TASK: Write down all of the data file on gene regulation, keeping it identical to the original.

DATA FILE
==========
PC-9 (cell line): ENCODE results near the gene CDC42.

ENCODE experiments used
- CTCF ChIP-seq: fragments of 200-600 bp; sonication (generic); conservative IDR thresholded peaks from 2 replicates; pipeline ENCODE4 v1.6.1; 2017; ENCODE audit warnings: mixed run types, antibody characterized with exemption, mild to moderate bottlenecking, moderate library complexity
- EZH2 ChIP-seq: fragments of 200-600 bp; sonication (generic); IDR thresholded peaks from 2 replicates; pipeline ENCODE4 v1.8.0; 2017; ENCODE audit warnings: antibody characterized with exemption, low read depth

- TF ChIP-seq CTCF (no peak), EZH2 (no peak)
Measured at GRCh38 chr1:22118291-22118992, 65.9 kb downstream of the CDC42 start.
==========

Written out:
PC-9 (cell line): ENCODE results near the gene CDC42.

ENCODE experiments used
- CTCF ChIP-seq: fragments of 200-600 bp; sonication (generic); conservative IDR thresholded peaks from 2 replicates; pipeline ENCODE4 v1.6.1; 2017; ENCODE audit warnings: mixed run types, antibody characterized with exemption, mild to moderate bottlenecking, moderate library complexity
- EZH2 ChIP-seq: fragments of 200-600 bp; sonication (generic); IDR thresholded peaks from 2 replicates; pipeline ENCODE4 v1.8.0; 2017; ENCODE audit warnings: antibody characterized with exemption, low read depth

- TF ChIP-seq CTCF (no peak), EZH2 (no peak)
Measured at GRCh38 chr1:22118291-22118992, 65.9 kb downstream of the CDC42 start.